Retention in the US Forest Service in California

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The San Bernardino Sun has an article about retention of US Forest Service employees, especially firefighters, in California. The headline of the article is “Burning Questions”. Every time someone writes that as the title of an article or book, they think they are the first one to think of it.

Here is an excerpt from the article:

Burning Questions
U.S. firefighter report raises concerns
Jason Pesick, Staff Writer
Federal lawmakers from California think Washington doesn’t know how to put out fires.

“With a fire, for God’s sake, you’ve got to be able to respond and respond effectively and have that response led by people who understand the forest,” said Rep. Jerry Lewis, R-Redlands.

Last week, the U.S. Forest Service, which manages the national forests and fights wildland fires, responded to federal legislation requesting a report on federal firefighter pay and personnel policies with proposals to increase recruitment and retention in the Southern California national forests. The report, released two months late at a U.S. Senate subcommittee hearing, had little in common with a draft produced by agency officials in California.

“The upshot of the new report is that – `Problem? What problem?’ It seems to be disconnected from the situation on the ground,” said Rep. Adam Schiff, D-Pasadena, who served a stint as a seasonal firefighter with the Forest Service in the ’80s.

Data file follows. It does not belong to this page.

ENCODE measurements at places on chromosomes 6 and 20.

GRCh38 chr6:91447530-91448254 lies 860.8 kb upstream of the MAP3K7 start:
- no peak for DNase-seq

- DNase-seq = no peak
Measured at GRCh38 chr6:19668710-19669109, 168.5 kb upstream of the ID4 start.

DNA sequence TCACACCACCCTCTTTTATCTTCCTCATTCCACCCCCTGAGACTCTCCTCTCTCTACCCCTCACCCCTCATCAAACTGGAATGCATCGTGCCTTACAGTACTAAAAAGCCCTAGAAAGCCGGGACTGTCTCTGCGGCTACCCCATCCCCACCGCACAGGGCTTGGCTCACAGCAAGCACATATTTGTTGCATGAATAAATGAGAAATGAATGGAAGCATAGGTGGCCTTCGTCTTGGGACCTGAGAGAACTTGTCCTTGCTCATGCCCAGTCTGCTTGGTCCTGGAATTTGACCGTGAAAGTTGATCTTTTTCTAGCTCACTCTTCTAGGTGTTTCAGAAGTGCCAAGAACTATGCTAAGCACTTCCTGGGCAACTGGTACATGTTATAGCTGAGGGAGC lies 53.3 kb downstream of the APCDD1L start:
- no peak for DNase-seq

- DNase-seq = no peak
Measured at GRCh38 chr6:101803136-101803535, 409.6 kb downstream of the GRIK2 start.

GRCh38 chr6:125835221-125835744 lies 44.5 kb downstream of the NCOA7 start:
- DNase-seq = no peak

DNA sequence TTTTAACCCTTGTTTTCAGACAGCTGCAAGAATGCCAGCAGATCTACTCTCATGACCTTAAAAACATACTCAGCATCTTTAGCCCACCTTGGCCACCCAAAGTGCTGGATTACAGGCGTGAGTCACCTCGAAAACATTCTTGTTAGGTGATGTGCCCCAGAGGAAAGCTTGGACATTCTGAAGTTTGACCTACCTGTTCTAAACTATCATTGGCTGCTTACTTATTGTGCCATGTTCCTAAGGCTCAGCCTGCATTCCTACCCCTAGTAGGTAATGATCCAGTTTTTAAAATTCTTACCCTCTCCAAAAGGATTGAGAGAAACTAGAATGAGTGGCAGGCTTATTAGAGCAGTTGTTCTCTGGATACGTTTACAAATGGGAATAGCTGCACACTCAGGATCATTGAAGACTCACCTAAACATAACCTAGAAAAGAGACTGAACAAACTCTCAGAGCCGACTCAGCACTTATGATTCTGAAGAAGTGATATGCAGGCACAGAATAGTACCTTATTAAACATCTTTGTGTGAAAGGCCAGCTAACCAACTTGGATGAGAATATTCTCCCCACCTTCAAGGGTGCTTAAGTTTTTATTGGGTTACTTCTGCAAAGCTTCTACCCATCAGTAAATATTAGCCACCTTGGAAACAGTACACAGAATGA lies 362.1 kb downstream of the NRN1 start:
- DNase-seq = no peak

According to the final report, the idea that there is a recruitment and retention problem in Southern California is “hard to substantiate based on data.” The eight-page report – trimmed down from a 22-page draft originally crafted by California-based Forest Service officials – also said recruitment is more than making up for attrition and was scant on specific recommendations.

In their draft, officials painted a very different picture, recommending that firefighter pay, facilities, leadership, training and communications be improved and that perks such as providing day care and more government houses be considered. They also recommended examining job titles for the firefighters, who are classified as forestry technicians.

“This is a critical issue. The lives and property of many Californians are at stake,” Sen. Dianne Feinstein, D-Calif., who requested the report, said in a statement, “and we must have a competent, professional and adequate firefighting force.”

She said she’d send the draft to a senior-level Agriculture Department official to get further feedback.

According to the report, the Forest Service in Southern California lost 9.4 percent of its firefighters in 2007. The rate was 46.6 percent for a certain class of junior firefighters.

“When you’re losing half your people in the first year, I think you’re delusional not to realize you’ve got a problem,” Schiff said.

The attrition rates for the San Bernardino and Angeles national forests were the worst in Southern California, according to the report, with 61 percent of those departing last year going to state and local fire departments, which pay higher salaries.”

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